Discriminatory Law Violates Basic Rights, Will Hamper AIDS Prevention
April 24, 2009
Burundi has taken a disappointing step backward by legalizing discrimination. The government has fallen back on ‘custom' and ‘culture' to justify this repressive step - but there can be no justification for stripping some of Burundi's people of their fundamental rights.
Scott Long, director of the Lesbian, Gay, Bisexual and Transgender Rights Program at Human Rights Watch

The Burundian government's decision to criminalize homosexual conduct violates fundamental human rights and should be reversed immediately, Human Rights Watch and 62 other Burundian, African, and international human rights organizations said in a joint statement issued today. The statement came after President Pierre Nkurunziza secretly signed the legislation on April 22.

In February, the Senate voted overwhelmingly to reject a November 2008 decision by the National Assembly to criminalize same-sex relations. However, under the Burundian constitution, the National Assembly prevails in cases of conflict between the two houses of Parliament.

President Nkurunziza rejected calls by international diplomats to ask Parliament to revise the article in question. Nkurunziza had previously demonstrated his hostility to the rights of lesbian, gay, bisexual, and transgender (LGBT) people by making a statement on television in January that homosexuality was a "curse." Although he signed the legislation on April 22, four high-ranking police and Ministry of Justice officials contacted by Human Rights Watch on April 24 were not yet aware that the law had been promulgated, raising questions about the procedure followed.

"Burundi has taken a disappointing step backward by legalizing discrimination," said Scott Long, director of the Lesbian, Gay, Bisexual and Transgender Rights Program at Human Rights Watch. "The government has fallen back on ‘custom' and ‘culture' to justify this repressive step - but there can be no justification for stripping some of Burundi's people of their fundamental rights."

While the bill was under review in Parliament, the president's staff made calls to a number of legislators, attempting to influence their votes in favor of the measure. The president's party, CNDD-FDD, staged a mass protest on March 12 calling for the criminalization of homosexual conduct, bussing in schoolchildren and adults from rural provinces, many of whom, according to journalists present at the event, had no understanding of what they were protesting.

The law's Article 567, which penalizes consensual same-sex sexual relations by adults with up to two years in prison, violates the rights to privacy and freedom from discrimination. These rights are protected by Burundi's Constitution and enshrined in its international treaty commitments, notably the International Covenant on Civil and Political Rights, the African Charter on Human and Peoples' Rights, and the Universal Declaration of Human Rights. The organizations further expressed concern that the law will hamper Burundi's efforts to fight AIDS. The 2001 UN Declaration of Commitment on HIV/AIDS recognizes that discrimination against vulnerable groups undermines public health responses to HIV/AIDS.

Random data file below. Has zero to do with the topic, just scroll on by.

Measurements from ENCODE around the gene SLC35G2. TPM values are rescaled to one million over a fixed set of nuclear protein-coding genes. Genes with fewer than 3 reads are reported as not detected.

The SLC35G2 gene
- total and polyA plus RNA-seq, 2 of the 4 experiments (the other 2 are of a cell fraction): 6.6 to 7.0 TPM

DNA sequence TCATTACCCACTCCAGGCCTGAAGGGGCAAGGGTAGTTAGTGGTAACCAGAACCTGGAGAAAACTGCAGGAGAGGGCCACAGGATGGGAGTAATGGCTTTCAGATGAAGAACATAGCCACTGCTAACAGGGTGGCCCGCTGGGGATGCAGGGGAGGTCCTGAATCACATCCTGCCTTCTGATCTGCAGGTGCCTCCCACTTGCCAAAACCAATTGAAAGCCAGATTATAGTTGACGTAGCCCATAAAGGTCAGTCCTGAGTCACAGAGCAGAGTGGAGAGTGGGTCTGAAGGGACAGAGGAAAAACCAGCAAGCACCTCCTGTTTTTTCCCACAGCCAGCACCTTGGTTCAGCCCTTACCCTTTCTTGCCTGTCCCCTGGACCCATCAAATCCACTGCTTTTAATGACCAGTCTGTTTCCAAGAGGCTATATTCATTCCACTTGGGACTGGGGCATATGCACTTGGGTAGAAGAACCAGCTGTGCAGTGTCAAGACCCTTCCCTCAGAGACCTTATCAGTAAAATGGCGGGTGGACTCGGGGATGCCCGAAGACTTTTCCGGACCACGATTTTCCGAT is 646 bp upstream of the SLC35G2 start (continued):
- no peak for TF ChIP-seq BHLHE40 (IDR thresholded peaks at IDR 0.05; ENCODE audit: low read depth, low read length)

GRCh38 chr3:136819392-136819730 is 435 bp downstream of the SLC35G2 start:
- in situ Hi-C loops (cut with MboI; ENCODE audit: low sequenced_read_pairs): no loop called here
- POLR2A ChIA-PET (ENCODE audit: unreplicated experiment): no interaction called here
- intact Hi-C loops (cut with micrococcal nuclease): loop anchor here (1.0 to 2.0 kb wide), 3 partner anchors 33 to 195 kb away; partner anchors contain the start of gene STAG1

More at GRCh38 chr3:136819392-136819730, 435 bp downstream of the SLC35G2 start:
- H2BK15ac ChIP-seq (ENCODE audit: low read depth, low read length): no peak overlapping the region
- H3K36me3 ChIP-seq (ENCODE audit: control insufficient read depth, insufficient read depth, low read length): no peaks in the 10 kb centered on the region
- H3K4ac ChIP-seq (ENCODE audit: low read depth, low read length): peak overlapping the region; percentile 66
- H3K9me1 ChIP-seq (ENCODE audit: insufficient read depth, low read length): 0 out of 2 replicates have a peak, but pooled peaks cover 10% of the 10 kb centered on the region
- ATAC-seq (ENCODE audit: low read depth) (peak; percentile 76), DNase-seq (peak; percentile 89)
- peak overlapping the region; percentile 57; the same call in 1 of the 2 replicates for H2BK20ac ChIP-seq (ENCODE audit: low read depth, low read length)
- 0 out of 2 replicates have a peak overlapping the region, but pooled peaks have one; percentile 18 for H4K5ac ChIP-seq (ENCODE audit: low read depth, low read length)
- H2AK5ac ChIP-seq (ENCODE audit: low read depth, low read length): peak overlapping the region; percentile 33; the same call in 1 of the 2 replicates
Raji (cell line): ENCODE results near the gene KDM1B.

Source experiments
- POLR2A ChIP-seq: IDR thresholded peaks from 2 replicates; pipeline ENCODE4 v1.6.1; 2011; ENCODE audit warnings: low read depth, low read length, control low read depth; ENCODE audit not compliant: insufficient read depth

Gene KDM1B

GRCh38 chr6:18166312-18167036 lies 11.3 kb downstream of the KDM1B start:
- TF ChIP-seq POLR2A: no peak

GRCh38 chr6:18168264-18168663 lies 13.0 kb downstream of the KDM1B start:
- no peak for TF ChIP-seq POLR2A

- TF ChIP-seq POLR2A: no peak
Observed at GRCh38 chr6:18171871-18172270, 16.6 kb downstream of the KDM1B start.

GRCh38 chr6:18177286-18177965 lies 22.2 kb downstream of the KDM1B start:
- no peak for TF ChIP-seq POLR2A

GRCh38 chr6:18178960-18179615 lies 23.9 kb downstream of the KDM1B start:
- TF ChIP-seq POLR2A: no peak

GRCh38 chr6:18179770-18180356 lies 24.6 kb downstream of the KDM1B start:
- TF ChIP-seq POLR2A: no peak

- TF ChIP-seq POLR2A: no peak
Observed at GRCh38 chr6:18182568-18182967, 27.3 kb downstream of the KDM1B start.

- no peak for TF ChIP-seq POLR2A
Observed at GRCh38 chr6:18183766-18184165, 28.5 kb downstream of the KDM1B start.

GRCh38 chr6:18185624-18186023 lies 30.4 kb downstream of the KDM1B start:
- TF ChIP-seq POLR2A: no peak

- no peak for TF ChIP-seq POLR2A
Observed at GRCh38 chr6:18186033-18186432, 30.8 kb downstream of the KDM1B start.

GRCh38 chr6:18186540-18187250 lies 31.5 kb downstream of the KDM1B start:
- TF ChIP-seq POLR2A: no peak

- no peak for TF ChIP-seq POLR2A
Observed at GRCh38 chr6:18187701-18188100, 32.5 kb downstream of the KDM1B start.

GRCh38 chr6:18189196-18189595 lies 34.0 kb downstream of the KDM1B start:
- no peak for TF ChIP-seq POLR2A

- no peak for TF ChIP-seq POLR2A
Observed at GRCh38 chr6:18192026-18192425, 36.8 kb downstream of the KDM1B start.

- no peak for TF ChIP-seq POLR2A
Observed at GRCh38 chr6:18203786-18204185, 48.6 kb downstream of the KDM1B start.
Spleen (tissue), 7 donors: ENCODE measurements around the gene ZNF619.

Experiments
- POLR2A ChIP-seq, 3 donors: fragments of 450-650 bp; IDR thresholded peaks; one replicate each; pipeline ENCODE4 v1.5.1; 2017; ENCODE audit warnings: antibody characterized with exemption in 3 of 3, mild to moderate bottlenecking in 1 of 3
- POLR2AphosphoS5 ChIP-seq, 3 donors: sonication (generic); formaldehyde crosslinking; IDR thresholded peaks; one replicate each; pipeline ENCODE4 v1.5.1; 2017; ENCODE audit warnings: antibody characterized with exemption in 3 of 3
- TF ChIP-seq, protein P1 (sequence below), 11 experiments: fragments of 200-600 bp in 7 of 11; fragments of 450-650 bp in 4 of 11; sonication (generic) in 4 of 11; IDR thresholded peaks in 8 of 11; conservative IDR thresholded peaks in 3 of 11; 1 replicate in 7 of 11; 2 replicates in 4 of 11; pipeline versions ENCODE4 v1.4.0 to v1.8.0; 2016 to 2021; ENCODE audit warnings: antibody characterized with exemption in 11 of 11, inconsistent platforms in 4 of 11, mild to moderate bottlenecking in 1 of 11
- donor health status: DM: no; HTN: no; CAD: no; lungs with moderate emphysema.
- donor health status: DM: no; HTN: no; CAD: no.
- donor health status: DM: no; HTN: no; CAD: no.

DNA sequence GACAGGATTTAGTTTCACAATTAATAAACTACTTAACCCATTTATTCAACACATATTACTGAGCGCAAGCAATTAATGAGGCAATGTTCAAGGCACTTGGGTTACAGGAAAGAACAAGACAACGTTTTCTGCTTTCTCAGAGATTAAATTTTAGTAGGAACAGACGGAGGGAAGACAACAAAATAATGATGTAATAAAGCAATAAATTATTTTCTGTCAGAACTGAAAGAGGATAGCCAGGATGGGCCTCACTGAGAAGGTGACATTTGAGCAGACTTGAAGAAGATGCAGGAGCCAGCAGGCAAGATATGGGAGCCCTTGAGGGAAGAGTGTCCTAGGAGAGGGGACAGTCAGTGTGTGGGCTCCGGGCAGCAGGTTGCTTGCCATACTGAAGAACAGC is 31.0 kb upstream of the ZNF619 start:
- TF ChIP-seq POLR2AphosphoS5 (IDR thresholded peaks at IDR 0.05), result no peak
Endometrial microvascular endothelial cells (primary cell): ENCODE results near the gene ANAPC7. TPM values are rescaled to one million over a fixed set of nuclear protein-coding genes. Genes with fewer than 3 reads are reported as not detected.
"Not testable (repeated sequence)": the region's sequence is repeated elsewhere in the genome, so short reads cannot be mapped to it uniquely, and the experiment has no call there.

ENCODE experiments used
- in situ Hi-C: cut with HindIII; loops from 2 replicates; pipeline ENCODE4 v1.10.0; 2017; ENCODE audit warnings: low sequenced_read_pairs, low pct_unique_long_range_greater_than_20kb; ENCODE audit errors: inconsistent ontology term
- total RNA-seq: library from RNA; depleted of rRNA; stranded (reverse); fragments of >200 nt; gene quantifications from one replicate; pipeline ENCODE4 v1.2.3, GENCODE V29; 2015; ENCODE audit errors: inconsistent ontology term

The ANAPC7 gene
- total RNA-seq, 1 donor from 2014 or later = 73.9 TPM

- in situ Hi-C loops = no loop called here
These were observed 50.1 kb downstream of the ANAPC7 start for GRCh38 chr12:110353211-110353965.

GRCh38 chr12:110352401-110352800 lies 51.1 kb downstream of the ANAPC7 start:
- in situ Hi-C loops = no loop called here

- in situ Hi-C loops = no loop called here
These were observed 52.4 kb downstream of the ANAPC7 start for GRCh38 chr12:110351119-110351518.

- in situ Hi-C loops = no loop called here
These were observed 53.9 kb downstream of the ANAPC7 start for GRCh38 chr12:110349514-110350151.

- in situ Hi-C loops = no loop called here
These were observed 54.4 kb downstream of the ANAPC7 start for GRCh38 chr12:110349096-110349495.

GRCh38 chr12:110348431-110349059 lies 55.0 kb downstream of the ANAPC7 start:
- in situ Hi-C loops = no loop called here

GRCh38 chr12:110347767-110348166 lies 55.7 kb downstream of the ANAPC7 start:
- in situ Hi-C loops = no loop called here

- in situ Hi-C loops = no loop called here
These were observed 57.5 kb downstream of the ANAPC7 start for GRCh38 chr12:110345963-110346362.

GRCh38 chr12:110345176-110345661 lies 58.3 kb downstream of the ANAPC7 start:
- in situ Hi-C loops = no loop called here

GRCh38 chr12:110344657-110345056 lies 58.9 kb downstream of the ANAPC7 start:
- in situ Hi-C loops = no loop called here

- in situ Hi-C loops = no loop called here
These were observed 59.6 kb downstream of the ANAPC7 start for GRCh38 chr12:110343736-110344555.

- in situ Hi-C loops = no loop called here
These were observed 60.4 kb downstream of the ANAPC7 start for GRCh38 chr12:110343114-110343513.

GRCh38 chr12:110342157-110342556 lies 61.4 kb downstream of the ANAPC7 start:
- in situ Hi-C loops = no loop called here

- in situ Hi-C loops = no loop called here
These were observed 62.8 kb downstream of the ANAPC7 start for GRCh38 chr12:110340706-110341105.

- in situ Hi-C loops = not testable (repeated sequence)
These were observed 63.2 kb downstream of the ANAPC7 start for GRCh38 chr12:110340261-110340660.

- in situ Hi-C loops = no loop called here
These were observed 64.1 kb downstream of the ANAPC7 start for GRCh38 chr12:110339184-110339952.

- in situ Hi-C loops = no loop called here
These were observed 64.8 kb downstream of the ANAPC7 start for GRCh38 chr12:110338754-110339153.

According to the United Nations Working Group on Arbitrary Detention, arrests on the basis of sexual orientation are, by definition, human rights violations. The 63 organizations pledged to monitor carefully any arrests made on the basis of the law.

"The government claims to support human rights, but has passed a law that not only violates the right to privacy, but also discriminates against a group of citizens who have been recognized as vulnerable to HIV/AIDS," said David Nahimana, president of the Burundian human rights organization Ligue Iteka, one of the signatories to the statement. "These aspects of the Penal Code should be revised immediately."

Burundian and international human rights organizations, including those defending the rights of lesbian, gay, bisexual, and transgender persons have campaigned against the criminalization of homosexual conduct in Burundi since November 2008, when the National Assembly passed a draft revision of the criminal code that would criminalize homosexual conduct for the first time in Burundi's history.

"The state is sending the wrong message to its citizens: that they can now persecute people of a different sexual orientation," said Cary Alan Johnson, executive director of the International Gay and Lesbian Human Rights Commission (IGLHRC). "This is a regressive and unfortunate step."

The statement's signatories said that the Government of Burundi should promptly repeal the provision in question, Article 567 of the Penal Code.

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